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2020 Outstanding Independents, Sustainability: PCC Community Markets

Gina Acosta, Progressive Grocer
2020 Outstanding Independents, Sustainability: PCC Community Markets

PCC Community Markets has a deep and long history of environmental responsibility. Last year, the Seattle-area grocer and largest community-owned food market in the nation became the first grocery store in the world to pursue Living Building Challenge (LBC) Petal Certification, the most rigorous green-building standard. The retailer also became among the first to launch compostable deli containers, thus removing 8 million pieces of single-use plastic from the waste stream annually.

Yet while PCC is perhaps best known for its environmental work, it’s also a formidable competitor within the grocery industry, consistently raising standards across all aspects of its business.

In 2019, that included:

  • Made-From-Scratch Innovation: PCC is among a dying breed of grocers that still insist on making all of their prepared foods from scratch every day. Each of its 13 stores runs a restaurant-quality kitchen producing 300 made-from-scratch items from original PCC recipes in each store daily. In 2019, the co-op added two new concepts to its already vast array of prepared offerings (i.e., pizza, taqueria, hot bar, soup and full-service deli): self-serve grain bowls and a seafood-forward fast-casual restaurant offering made-to-order dishes from PCC’s sustainably sourced seafood case, paired with local wine, beer and cider. Both have outperformed expectations and provided valuable learnings in operations, customer experience and labor models.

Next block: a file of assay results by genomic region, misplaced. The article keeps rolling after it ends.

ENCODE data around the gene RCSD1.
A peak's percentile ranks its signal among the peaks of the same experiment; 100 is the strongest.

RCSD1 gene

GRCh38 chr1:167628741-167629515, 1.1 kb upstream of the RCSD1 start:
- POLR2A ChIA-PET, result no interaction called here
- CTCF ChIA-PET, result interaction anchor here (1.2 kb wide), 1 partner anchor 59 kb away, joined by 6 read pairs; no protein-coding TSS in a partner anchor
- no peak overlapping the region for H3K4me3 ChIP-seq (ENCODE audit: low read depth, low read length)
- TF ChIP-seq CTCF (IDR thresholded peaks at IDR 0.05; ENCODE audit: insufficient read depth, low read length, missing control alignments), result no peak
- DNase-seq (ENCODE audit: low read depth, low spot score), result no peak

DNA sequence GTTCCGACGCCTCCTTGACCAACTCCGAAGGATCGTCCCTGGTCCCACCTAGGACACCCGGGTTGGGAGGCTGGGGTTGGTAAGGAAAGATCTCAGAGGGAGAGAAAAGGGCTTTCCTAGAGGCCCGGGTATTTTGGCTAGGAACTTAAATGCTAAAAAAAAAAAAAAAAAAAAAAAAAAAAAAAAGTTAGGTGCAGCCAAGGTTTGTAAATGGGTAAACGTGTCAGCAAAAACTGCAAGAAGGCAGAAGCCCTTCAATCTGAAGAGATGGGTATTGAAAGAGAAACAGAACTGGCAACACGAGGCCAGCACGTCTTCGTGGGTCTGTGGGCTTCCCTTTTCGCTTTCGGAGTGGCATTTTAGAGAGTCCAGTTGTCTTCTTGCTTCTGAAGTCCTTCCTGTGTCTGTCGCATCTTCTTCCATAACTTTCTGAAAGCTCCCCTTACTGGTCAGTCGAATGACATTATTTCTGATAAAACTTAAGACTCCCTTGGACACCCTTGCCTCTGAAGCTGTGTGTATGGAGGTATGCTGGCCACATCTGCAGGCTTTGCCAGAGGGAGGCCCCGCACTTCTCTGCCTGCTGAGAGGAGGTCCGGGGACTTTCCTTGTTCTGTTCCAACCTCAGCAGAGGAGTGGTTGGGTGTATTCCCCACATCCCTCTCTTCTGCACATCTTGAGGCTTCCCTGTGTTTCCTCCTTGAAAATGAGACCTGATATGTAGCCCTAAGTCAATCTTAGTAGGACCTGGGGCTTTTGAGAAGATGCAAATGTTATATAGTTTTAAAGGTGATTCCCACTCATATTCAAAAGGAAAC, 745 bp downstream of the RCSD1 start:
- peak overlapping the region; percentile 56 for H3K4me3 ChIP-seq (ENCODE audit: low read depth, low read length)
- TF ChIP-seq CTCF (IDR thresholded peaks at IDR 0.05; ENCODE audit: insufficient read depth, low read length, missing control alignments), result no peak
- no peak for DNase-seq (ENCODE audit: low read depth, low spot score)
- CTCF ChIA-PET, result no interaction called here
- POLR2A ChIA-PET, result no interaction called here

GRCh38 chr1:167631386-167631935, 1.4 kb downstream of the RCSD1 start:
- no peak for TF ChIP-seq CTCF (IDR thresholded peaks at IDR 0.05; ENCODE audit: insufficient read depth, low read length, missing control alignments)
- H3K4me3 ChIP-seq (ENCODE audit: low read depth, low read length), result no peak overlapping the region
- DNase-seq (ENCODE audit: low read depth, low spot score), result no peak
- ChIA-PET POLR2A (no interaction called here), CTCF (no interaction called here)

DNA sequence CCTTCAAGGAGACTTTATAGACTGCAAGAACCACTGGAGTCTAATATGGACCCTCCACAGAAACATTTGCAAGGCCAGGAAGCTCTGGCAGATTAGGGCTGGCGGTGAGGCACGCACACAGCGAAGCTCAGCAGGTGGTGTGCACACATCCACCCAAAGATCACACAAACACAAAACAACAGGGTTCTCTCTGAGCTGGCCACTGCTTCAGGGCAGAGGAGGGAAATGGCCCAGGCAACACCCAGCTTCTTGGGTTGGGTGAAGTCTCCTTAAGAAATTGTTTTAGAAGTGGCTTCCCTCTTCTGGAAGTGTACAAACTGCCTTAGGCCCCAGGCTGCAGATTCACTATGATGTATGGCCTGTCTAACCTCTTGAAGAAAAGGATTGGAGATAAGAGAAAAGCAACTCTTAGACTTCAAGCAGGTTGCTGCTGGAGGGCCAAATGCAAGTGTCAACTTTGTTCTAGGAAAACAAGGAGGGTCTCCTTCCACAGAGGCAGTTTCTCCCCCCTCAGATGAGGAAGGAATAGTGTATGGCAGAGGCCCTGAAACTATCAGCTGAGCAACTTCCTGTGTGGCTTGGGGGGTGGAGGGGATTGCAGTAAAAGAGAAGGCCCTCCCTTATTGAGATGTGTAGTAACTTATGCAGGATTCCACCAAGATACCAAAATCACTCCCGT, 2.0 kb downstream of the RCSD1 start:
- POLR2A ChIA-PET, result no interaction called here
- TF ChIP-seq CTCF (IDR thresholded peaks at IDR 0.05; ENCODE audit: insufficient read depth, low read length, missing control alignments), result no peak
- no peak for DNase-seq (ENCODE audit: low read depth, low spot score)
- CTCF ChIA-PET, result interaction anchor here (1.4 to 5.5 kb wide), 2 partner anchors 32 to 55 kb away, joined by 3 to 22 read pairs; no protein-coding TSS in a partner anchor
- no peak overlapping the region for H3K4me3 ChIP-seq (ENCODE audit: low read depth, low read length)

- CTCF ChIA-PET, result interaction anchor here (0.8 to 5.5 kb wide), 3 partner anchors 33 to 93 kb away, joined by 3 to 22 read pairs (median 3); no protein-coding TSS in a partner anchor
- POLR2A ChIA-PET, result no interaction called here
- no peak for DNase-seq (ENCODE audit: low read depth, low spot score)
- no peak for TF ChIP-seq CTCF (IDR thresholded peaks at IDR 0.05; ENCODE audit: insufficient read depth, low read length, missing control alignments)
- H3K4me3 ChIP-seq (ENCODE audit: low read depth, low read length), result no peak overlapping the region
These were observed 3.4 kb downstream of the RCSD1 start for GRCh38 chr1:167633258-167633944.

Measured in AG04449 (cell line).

• Fresh at the Forefront: Walk into the Ballard, Wash., PCC and you’re immediately enveloped in a 98% organic produce department, with no checkstands in sight. Flanked by an organic Fairtrade coffee bar featuring freshly baked pastries, the produce department leads into what feels like an open-air food market with cheesemongers, butchers, wine experts and chefs practicing their crafts at the highest level. Here, the center store is no longer the central focus. Instead, fresh is at the forefront.
  • Private Label Prominence: PCC’s private label program is an expression of the co-op’s values: the highest standards, locally sourced and premium quality. The result is a private label program that continues to see double-digit growth year over year. Not only do PCC’s private label products lead and lift their categories, they also create an outlet and opportunity for the small and midsize producers that are celebrated on each package.
  • Community Impact: As a community-owned enterprise, PCC strives to continually increase its impact on the communities it serves. While data wasn’t yet available for 2019 at presstime, in 2018, PCC contributed 50% of its after-tax earnings to its members and its surrounding communities. The co-op donated 430,000 meals to food banks throughout the city, and gave to more than 600 community organizations and schools. 
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